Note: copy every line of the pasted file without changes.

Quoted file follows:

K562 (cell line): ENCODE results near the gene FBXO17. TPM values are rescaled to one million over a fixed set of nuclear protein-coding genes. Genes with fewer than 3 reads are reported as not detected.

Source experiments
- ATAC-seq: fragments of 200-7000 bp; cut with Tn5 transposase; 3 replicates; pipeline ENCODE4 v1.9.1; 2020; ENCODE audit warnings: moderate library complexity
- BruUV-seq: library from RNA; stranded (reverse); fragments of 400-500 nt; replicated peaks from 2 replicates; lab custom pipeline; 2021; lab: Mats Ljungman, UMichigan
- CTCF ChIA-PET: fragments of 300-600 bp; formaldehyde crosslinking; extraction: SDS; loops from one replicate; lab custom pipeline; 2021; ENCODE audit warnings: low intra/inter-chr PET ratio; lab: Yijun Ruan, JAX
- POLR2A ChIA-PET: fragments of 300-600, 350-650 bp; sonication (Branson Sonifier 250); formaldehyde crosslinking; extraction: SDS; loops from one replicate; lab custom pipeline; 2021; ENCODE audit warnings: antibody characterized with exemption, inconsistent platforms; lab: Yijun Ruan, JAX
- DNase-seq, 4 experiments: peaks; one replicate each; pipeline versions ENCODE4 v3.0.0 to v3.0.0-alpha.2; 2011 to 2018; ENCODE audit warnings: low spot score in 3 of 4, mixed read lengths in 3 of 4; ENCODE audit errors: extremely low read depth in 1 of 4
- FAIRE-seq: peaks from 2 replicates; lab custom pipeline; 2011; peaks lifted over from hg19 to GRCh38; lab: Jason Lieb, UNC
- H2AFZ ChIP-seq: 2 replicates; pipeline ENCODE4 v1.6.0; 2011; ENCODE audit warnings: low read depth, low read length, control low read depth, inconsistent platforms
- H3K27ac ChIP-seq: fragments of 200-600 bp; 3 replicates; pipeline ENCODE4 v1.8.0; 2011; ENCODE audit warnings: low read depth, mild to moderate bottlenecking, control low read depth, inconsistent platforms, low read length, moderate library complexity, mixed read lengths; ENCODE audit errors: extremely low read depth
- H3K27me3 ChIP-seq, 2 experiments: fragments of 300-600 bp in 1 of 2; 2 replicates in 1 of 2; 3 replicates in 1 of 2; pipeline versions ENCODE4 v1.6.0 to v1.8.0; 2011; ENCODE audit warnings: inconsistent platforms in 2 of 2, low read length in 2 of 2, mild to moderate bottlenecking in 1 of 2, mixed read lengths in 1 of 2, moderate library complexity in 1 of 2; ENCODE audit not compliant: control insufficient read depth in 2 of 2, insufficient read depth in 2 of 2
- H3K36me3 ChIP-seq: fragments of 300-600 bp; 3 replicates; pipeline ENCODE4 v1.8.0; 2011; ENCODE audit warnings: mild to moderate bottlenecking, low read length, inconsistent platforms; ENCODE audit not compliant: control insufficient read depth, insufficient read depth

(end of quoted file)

K562 (cell line): ENCODE results near the gene FBXO17. TPM values are rescaled to one million over a fixed set of nuclear protein-coding genes. Genes with fewer than 3 reads are reported as not detected.

Source experiments
- ATAC-seq: fragments of 200-7000 bp; cut with Tn5 transposase; 3 replicates; pipeline ENCODE4 v1.9.1; 2020; ENCODE audit warnings: moderate library complexity
- BruUV-seq: library from RNA; stranded (reverse); fragments of 400-500 nt; replicated peaks from 2 replicates; lab custom pipeline; 2021; lab: Mats Ljungman, UMichigan
- CTCF ChIA-PET: fragments of 300-600 bp; formaldehyde crosslinking; extraction: SDS; loops from one replicate; lab custom pipeline; 2021; ENCODE audit warnings: low intra/inter-chr PET ratio; lab: Yijun Ruan, JAX
- POLR2A ChIA-PET: fragments of 300-600, 350-650 bp; sonication (Branson Sonifier 250); formaldehyde crosslinking; extraction: SDS; loops from one replicate; lab custom pipeline; 2021; ENCODE audit warnings: antibody characterized with exemption, inconsistent platforms; lab: Yijun Ruan, JAX
- DNase-seq, 4 experiments: peaks; one replicate each; pipeline versions ENCODE4 v3.0.0 to v3.0.0-alpha.2; 2011 to 2018; ENCODE audit warnings: low spot score in 3 of 4, mixed read lengths in 3 of 4; ENCODE audit errors: extremely low read depth in 1 of 4
- FAIRE-seq: peaks from 2 replicates; lab custom pipeline; 2011; peaks lifted over from hg19 to GRCh38; lab: Jason Lieb, UNC
- H2AFZ ChIP-seq: 2 replicates; pipeline ENCODE4 v1.6.0; 2011; ENCODE audit warnings: low read depth, low read length, control low read depth, inconsistent platforms
- H3K27ac ChIP-seq: fragments of 200-600 bp; 3 replicates; pipeline ENCODE4 v1.8.0; 2011; ENCODE audit warnings: low read depth, mild to moderate bottlenecking, control low read depth, inconsistent platforms, low read length, moderate library complexity, mixed read lengths; ENCODE audit errors: extremely low read depth
- H3K27me3 ChIP-seq, 2 experiments: fragments of 300-600 bp in 1 of 2; 2 replicates in 1 of 2; 3 replicates in 1 of 2; pipeline versions ENCODE4 v1.6.0 to v1.8.0; 2011; ENCODE audit warnings: inconsistent platforms in 2 of 2, low read length in 2 of 2, mild to moderate bottlenecking in 1 of 2, mixed read lengths in 1 of 2, moderate library complexity in 1 of 2; ENCODE audit not compliant: control insufficient read depth in 2 of 2, insufficient read depth in 2 of 2
- H3K36me3 ChIP-seq: fragments of 300-600 bp; 3 replicates; pipeline ENCODE4 v1.8.0; 2011; ENCODE audit warnings: mild to moderate bottlenecking, low read length, inconsistent platforms; ENCODE audit not compliant: control insufficient read depth, insufficient read depth